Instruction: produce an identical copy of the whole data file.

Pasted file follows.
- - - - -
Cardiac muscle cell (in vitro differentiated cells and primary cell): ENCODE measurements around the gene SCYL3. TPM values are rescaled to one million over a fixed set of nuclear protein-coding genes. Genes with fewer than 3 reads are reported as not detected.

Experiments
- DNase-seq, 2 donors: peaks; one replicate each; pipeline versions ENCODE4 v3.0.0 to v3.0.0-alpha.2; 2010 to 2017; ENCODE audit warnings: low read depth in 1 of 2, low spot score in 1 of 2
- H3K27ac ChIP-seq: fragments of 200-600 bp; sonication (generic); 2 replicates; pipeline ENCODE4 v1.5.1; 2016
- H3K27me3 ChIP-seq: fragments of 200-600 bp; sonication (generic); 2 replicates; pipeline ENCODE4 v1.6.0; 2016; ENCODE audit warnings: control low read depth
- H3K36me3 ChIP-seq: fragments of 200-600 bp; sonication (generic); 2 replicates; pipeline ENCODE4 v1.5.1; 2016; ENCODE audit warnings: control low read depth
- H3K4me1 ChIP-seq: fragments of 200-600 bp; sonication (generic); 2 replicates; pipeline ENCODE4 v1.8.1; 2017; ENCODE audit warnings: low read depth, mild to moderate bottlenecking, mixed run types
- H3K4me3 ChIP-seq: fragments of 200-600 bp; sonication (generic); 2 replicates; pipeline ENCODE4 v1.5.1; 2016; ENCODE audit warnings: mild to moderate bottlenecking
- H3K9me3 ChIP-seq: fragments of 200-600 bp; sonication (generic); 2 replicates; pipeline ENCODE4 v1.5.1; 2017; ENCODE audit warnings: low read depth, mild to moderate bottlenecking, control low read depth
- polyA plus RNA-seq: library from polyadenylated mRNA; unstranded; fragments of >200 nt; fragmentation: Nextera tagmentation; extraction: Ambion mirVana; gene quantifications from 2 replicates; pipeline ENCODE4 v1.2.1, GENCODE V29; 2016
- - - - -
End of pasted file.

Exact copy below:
Cardiac muscle cell (in vitro differentiated cells and primary cell): ENCODE measurements around the gene SCYL3. TPM values are rescaled to one million over a fixed set of nuclear protein-coding genes. Genes with fewer than 3 reads are reported as not detected.

Experiments
- DNase-seq, 2 donors: peaks; one replicate each; pipeline versions ENCODE4 v3.0.0 to v3.0.0-alpha.2; 2010 to 2017; ENCODE audit warnings: low read depth in 1 of 2, low spot score in 1 of 2
- H3K27ac ChIP-seq: fragments of 200-600 bp; sonication (generic); 2 replicates; pipeline ENCODE4 v1.5.1; 2016
- H3K27me3 ChIP-seq: fragments of 200-600 bp; sonication (generic); 2 replicates; pipeline ENCODE4 v1.6.0; 2016; ENCODE audit warnings: control low read depth
- H3K36me3 ChIP-seq: fragments of 200-600 bp; sonication (generic); 2 replicates; pipeline ENCODE4 v1.5.1; 2016; ENCODE audit warnings: control low read depth
- H3K4me1 ChIP-seq: fragments of 200-600 bp; sonication (generic); 2 replicates; pipeline ENCODE4 v1.8.1; 2017; ENCODE audit warnings: low read depth, mild to moderate bottlenecking, mixed run types
- H3K4me3 ChIP-seq: fragments of 200-600 bp; sonication (generic); 2 replicates; pipeline ENCODE4 v1.5.1; 2016; ENCODE audit warnings: mild to moderate bottlenecking
- H3K9me3 ChIP-seq: fragments of 200-600 bp; sonication (generic); 2 replicates; pipeline ENCODE4 v1.5.1; 2017; ENCODE audit warnings: low read depth, mild to moderate bottlenecking, control low read depth
- polyA plus RNA-seq: library from polyadenylated mRNA; unstranded; fragments of >200 nt; fragmentation: Nextera tagmentation; extraction: Ambion mirVana; gene quantifications from 2 replicates; pipeline ENCODE4 v1.2.1, GENCODE V29; 2016